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News articles on britain
Mongabay.com news articles on britain in blog format. Updated regularly.
(06/06/2013) In order to meet the European Union's goal of 20% renewables by 2020, some European utility companies are moving away from coal and replacing it with wood pellet fuel. The idea is simple: trees will regrow and recapture the carbon released in the burning of wood pellets, making the process supposedly carbon-neutral. But just like other simple ideas, it misses out important details that can turn it on its head.
Prince Charles: take the war to the poachers
(05/22/2013) Prince Charles has warned that criminal gangs are turning to animal poaching, an unprecedented slaughter of species that can only be stopped by waging war on the perpetrators, in the latest of a series of increasingly outspoken speeches about the environment. Addressing a conference of conservationists at St James's Palace in London, the Prince of Wales announced a meeting of heads of state to take place this autumn in London under government auspices to combat what he described as an emerging, militarized crisis.
Is it the end for Britain's hedgehogs?
(03/28/2013) As hedgehogs all over the United Kingdom wake up from their winter hibernation, activists will be carefully counting their hogs. Every year, the hedgehog population in Britain's rural towns declines by an estimated 5 percent. But between 2011 and 2012, a survey conducted by the People's Trust for Endangered Species (PTES), a UK-based animal activism group, saw the country's European hedgehog (Erinaceus europaeus) population fall a dismal 32 percent.
Despite deforestation worries, U.K. approves palm oil for power production
(03/07/2013) British Parliament has approved new government subsidies for biofuel use in U.K. power stations. Controversially the new measure would potentially subsidize fuels produced from palm oil, a move environmentalists warn could exacerbate deforestation in Africa and Southeast Asia.
UK authorizes guns for Madagascar despite threat of lemur extinctions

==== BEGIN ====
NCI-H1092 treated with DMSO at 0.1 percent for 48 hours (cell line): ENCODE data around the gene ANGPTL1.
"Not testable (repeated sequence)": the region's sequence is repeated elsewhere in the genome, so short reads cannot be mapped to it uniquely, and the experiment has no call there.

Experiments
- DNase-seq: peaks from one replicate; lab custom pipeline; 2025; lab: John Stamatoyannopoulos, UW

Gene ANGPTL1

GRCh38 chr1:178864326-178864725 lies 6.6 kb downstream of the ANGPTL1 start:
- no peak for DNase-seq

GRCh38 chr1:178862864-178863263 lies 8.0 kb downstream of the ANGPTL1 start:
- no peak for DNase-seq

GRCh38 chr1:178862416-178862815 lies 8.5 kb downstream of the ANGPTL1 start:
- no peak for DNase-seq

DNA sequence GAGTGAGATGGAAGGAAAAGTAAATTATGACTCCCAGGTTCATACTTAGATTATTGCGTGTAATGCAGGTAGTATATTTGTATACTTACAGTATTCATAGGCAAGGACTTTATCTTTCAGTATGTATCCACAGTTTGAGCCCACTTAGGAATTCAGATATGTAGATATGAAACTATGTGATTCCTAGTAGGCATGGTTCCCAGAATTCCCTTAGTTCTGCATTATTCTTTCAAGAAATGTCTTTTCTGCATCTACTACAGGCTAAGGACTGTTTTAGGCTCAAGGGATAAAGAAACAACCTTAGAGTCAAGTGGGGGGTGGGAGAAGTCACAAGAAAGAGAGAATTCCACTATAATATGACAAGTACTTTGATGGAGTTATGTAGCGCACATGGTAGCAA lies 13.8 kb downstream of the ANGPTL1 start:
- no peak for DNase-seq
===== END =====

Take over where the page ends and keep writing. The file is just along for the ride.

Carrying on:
(01/27/2013) Britain has authorized the export of thousands of guns to Madagascar, according to TanaNews.com, sparking concerns that the firearms could be used for hunting endangered lemurs.
New study adds to evidence that common pesticides decimating bee colonies
(10/24/2012) The evidence that common pesticides may be partly to blame for a decline in bees keeps piling up. Several recent studies have shown that pesticides known as "neonicotinoid" may cause various long-term impacts on bee colonies, including fewer queens, foraging bees losing their way, and in some cases total hive collapse. The studies have been so convincing that recently France banned the use of neonicotinoid pesticides. Now a new study finds further evidence of harm caused by pesticides, including that bees who are exposed to more than one chemical, i.e. neonicotinoid and pyrethroid, were the most vulnerable.
British government comes out against drilling in Virunga National Park by UK company
(10/01/2012) The British government has come out in opposition against oil drilling plans by UK-based, SOCO International, in Virunga National Park, reports Reuters. The first national park established on the continent, Virunga is home to one of only two populations of mountain gorillas (Gorilla beringei beringei) in the world. In March of this year, two oil exploratory permits came to light granting SOCO seismic testing inside the park by the government of the Democratic Republic of Congo (DRC).
United States ranks near bottom on first ever energy efficiency scorecard
(08/15/2012) Last month, the American Council for an Energy Efficient Economy released its first ever international energy efficiency scorecard, which gave the United Kingdom the top score. Using data points honed over years of rating U.S. states, the organization hoped to inspire nations to learn from each others' effective policies, as well as encourage "friendly competition" in the spirit of lowering global carbon emissions. At number one, the United Kingdom achieved a score of 67 out of 100 points, followed by Germany, Italy and Japan. As a whole, the European Union tied with China and Australia, and nine points below them, the United States came in with a score of 47 out of 100.
Climate change increased the probability of Texas drought, African famine, and other extreme weather
(07/11/2012) Climate change is here and its increasing the chances for crazy weather, according to scientists. A prestigious group of climatologists have released a landmark report that makes the dramatic point that climate change is impacting our weather systems—and in turn our food crops, our economies, and even our lives—here-and-now. The new report in the American Meteorological Society is first of what is intended to be an annual offering that will attempt to tease out the connections between climate change and individual extreme weather events, such as heatwaves, droughts and floods.
Wealthy consumption threatens species in developing countries
(07/11/2012) Consumption in wealthy nations is imperiling biodiversity abroad, according to a new study in Nature that investigates the link between international trade and biodiversity decline. The study shows how threats to biodiversity and ecosystems, located primarily in developing countries, can be connected to consumer demand for goods in wealthier nations. Some of the major commodities include coffee, cocoa, soy, beef and palm oil.
As U.S. sees record heat, extreme weather pummels 4 continents